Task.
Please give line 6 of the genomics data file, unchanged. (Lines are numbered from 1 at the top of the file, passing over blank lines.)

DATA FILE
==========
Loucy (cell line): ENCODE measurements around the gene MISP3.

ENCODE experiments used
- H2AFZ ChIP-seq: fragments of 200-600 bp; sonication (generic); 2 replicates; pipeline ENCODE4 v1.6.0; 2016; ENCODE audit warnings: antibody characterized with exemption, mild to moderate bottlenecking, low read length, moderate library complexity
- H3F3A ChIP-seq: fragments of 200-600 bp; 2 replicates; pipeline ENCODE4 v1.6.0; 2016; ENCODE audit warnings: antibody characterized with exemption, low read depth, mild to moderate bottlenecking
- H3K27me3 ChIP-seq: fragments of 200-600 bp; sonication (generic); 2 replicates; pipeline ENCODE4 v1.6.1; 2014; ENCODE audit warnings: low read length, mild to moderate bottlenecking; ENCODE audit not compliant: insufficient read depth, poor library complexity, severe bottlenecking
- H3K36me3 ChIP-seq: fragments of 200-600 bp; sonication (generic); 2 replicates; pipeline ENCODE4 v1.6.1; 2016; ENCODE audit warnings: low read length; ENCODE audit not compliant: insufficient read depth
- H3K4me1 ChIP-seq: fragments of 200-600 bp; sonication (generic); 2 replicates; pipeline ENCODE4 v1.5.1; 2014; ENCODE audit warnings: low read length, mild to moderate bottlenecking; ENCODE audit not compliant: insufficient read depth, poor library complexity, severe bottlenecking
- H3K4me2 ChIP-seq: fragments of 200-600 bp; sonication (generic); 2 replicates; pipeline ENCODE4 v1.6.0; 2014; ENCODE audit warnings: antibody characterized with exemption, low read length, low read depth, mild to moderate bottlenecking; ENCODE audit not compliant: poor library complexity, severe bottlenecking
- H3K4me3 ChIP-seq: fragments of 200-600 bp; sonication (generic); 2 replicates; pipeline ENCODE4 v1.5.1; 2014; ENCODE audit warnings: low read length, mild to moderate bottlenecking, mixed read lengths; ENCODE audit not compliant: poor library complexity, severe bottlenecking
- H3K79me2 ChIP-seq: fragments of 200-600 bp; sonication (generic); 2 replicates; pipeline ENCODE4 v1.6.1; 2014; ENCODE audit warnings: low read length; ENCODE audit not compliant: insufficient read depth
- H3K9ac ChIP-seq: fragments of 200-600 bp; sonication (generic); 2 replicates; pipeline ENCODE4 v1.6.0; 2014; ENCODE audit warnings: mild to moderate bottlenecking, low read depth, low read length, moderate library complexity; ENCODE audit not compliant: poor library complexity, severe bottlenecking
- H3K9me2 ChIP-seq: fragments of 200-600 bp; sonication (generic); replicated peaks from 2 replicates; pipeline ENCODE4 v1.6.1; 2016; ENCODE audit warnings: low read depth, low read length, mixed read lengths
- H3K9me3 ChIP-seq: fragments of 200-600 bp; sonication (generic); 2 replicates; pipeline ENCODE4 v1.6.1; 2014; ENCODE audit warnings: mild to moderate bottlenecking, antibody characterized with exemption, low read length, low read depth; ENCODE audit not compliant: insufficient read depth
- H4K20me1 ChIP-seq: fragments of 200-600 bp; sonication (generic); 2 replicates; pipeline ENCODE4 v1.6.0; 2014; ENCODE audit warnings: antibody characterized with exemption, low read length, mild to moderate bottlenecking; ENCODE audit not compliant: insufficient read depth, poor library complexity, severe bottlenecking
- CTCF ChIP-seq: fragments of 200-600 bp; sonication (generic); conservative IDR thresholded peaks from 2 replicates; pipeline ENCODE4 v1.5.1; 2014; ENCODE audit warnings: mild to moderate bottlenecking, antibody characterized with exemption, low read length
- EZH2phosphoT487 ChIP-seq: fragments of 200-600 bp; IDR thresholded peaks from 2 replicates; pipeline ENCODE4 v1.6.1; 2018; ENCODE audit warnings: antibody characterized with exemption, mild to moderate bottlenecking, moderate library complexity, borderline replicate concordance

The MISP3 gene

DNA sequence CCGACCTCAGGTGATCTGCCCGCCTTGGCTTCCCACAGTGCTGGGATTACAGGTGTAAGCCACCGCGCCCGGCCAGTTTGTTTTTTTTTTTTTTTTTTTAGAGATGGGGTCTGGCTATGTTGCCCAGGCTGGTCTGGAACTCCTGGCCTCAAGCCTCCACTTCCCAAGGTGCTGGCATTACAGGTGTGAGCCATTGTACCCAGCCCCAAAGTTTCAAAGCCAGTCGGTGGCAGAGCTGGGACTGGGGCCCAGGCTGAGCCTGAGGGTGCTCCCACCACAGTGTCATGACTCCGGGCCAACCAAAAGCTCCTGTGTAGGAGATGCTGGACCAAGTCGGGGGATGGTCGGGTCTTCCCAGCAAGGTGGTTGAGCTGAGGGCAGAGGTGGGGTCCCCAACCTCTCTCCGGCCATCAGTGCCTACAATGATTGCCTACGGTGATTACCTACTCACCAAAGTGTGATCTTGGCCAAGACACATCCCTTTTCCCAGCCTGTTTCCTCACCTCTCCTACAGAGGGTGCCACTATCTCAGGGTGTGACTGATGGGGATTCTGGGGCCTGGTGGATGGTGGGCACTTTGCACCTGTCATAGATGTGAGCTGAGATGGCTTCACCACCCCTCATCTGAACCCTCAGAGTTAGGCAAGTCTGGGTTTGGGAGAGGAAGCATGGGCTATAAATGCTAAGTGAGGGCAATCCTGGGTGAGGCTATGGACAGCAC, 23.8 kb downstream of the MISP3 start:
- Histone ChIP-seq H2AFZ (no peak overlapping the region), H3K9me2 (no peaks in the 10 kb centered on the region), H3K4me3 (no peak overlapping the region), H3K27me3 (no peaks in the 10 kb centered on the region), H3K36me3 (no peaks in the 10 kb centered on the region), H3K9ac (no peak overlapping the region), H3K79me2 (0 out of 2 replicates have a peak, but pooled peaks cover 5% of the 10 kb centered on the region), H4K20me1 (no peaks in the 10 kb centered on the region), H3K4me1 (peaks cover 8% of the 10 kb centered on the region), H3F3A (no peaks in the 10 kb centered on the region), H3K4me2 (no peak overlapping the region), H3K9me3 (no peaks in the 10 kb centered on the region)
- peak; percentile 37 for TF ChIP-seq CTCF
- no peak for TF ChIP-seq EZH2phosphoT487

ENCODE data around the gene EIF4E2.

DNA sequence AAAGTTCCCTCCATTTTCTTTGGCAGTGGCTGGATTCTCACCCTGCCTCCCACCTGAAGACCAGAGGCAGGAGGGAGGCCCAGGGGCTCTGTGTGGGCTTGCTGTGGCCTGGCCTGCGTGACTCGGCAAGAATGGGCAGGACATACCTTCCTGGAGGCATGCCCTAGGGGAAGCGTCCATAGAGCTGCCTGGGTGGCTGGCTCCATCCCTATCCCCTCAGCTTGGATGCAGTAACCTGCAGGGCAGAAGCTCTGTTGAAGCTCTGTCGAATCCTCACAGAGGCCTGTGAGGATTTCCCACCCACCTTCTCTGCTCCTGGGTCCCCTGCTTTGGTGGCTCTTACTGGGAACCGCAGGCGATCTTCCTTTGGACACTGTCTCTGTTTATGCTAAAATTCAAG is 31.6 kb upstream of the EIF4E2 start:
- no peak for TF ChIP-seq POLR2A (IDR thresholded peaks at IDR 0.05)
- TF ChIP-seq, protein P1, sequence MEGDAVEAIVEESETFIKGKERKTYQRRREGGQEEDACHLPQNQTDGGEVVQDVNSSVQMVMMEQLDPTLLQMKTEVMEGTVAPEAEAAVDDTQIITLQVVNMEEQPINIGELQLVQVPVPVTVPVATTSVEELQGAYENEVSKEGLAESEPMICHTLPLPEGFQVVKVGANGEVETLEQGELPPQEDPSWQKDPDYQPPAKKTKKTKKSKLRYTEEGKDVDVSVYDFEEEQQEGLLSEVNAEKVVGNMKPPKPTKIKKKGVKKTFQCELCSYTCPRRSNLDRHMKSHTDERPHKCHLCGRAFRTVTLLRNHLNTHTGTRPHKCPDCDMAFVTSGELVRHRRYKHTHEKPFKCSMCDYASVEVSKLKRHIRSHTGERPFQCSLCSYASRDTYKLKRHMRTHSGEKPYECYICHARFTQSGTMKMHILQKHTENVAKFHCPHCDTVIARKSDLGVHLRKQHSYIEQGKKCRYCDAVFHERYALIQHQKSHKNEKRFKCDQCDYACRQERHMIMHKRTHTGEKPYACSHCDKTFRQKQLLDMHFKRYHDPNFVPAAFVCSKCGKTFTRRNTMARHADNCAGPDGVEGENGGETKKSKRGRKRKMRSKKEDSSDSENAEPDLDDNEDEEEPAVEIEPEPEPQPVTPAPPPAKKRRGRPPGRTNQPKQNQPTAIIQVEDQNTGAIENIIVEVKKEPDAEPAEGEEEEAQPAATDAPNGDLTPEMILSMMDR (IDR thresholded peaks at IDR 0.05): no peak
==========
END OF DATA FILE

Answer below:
- H3K36me3 ChIP-seq: fragments of 200-600 bp; sonication (generic); 2 replicates; pipeline ENCODE4 v1.6.1; 2016; ENCODE audit warnings: low read length; ENCODE audit not compliant: insufficient read depth